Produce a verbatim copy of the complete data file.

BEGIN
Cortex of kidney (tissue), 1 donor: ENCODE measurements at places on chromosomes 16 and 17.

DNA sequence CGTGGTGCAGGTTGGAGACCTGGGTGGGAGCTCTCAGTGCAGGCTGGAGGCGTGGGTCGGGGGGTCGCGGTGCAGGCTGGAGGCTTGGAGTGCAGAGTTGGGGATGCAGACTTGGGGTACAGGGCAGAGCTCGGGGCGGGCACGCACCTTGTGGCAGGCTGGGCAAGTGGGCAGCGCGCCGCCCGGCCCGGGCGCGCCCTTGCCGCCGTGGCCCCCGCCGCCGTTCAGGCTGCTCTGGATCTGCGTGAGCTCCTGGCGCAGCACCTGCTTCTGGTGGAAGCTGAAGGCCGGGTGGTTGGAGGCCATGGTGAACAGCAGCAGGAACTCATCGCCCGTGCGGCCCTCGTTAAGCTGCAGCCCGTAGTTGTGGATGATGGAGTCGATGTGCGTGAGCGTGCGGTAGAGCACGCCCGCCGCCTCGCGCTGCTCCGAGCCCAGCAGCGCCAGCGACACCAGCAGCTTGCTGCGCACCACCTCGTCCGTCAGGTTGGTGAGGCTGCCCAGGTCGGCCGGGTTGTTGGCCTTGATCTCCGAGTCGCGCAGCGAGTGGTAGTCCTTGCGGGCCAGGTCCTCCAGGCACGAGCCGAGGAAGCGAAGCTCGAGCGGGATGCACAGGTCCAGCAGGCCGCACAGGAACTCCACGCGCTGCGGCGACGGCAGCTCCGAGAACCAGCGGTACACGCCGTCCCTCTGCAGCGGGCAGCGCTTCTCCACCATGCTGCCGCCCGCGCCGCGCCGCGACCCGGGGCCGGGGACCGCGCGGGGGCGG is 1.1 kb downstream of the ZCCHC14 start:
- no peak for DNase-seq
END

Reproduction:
Cortex of kidney (tissue), 1 donor: ENCODE measurements at places on chromosomes 16 and 17.

DNA sequence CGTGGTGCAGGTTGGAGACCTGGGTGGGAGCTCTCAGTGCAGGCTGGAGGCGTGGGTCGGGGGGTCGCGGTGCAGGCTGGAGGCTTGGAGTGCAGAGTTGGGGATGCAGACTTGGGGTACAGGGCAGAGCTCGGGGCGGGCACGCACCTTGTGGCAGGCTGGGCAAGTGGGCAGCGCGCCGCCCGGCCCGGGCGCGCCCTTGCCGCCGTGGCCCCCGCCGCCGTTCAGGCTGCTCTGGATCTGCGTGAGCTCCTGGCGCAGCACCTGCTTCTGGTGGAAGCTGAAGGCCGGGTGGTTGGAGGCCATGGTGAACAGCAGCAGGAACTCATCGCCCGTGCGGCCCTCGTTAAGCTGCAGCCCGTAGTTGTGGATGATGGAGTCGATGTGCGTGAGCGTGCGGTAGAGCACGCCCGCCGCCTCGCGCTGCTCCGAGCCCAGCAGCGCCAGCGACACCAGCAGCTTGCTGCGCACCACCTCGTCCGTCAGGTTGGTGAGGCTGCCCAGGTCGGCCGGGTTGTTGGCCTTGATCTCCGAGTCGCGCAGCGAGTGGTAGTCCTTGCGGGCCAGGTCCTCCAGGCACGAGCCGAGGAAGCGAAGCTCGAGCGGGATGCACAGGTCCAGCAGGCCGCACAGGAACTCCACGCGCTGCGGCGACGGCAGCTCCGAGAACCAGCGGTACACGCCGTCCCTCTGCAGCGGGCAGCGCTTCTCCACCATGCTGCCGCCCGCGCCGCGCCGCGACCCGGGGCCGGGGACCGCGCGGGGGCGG is 1.1 kb downstream of the ZCCHC14 start:
- no peak for DNase-seq